Since our economy at any given moment consists of sixty million people scurrying to the next ‘blue light special” to buy goods on credit made by people 12,000 miles away, we can expect some pretty far-reaching consequences. From what I have read, we are going to have to give up suburbia, Wal-Mart, and industrial agriculture. We will have to live locally in a way that does not require us to drive cars all the time. We will have to grow more of our own food closer to home.

Small-town America will find themselves miles away from essential goods and looking forlornly over their shoulders in the direction of where Charley’s Hardware store used to be before Wal-Mart came to town. There will be an extravaganza of default and repossession of homes and property such as the world has never seen before. With the recent easy and low credit access, people have been induced to trade in the equity value of their homes for lump sums of cash to buy SUV’s and other “toys.” We can assume that some of them are already in trouble with credit card debt. Connect the dots.

We will need to downscale everything, especially agriculture. It will be one of the first systems to fall apart in a world of higher-priced and less reliably available energy, and when it goes down people are really going to suffer. We need to change directions in a big way; from competition to cooperation, and from profitability to sustainability. Think outside the box; try to think of ways to not use more resources. It seems that when the production of large sheet glass coincided with the availability of cheap energy, architects forgot where the sun was.

A lot of jobs and vocational niches are going to vanish—forever. Every “leisure oil use” activity and all their associated industries and jobs will disappear over night. It won’t be just about paying more for gas and using less as a lot of people think. Post-peak oil prices will start a pandemic that will spread throughout our economy like a wildfire fanned by a strong wind.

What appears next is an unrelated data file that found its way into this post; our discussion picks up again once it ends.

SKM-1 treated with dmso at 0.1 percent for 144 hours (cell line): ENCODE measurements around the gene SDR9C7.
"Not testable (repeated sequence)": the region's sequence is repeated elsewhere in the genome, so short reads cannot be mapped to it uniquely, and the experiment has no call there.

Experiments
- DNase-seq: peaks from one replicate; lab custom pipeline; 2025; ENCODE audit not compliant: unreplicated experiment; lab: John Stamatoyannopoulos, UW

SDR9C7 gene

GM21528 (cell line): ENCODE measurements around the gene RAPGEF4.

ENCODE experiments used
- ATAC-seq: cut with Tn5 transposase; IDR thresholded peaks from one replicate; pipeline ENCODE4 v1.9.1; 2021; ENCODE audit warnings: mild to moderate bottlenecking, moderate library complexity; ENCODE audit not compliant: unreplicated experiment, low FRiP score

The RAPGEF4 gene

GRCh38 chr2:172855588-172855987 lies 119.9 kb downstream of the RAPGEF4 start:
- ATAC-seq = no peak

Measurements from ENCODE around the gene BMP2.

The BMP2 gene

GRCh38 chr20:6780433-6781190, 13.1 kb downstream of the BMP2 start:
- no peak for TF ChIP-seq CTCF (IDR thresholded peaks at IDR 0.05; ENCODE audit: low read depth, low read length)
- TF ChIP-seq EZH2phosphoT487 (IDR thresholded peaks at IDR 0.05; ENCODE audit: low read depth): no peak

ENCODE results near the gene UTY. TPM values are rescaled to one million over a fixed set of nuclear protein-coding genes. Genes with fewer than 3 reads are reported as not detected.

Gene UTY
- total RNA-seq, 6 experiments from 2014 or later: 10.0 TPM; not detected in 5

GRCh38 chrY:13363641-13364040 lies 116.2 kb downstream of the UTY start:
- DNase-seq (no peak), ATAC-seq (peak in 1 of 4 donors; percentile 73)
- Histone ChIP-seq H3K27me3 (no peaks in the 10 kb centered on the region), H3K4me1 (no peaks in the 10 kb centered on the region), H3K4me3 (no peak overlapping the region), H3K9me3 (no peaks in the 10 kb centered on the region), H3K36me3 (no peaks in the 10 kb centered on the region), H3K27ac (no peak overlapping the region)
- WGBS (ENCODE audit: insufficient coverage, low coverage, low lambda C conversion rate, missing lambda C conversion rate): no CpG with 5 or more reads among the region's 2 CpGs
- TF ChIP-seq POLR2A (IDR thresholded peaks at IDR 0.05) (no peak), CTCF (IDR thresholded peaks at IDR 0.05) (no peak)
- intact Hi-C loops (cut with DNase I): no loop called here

Expect large-scale unemployment and a drastic drop in wages. In China today, $.64/hr in a factory is about average compared to $21.00/hr in the US. Get used to the idea. In world of greater resource scarcity, the salvage of existing material is going to be a huge business. A lot of the retail of the future will consist of recycled refurbished goods. I can see the railroad system of the US replacing the long-haul trucking system; more efficient and you don’t need “tires.” We will look back at the 20th century as the “Age of Manufacture.”

The biggest question about these massive changes is how much disorder will attend them as nations jockey to contest resources. The downscaling of America is our agenda for survival in the 21st century. It implies a lot of difficult adjustments and even hardship, but we just may find a culture of quality and purpose in a world where a culture of quantity once ruled.

A Peek of Peak

Big thunderstorms down here in Southern Texas today.

I just now came back on-line after a power outage... and it got me thinking.

The lights flickered for a moment, and the power was gone. "Great, Oil really has peaked, and now I'm screwed," I chuckled.

No lights, no TV, no computer, & slowly rotting food in the fridge. And very quiet. Only the storm could be heard. No commercial jingles, or incoming mail... nothing.

I looked around my home at the valuable stuff I have worked so hard to acquire, now a useless pile of expensive paperweights. All the sleek black units, and clever computer devices, even my big TV sat mute, in an almost deafening roar of silence.

I'd make some breakfast, but the microwave and electric stove won't work. No bother... I'll grill some steaks on my barbecue grill and all is well. A little charcoal and lighter fluid, and poof! I'm on my way. Breakfast is served.

So I'm crouched over my grill, listening to the sounds of the storm across the lake when it hits me. This image of myself, huddled around a burning pile of coal, grilling raw meat as the storm rages all around me. The street lights are off. I hear sirens in the distance. No news... No phone... I forgot to get gas yesterday, but now the pumps won't run. Up & down the coast where we live, no lights burn, no music plays. People wait in anticipation for the power to return. No one stirs.

I went from techno-crusader, to coal burning savage in about 1 second flat.

How unique and insignificant, and strange and precious this life we live. Balanced on a knife's edge between two such extremes.

"I once had a dream; but that dream is now gone from me."

And then the lights came on...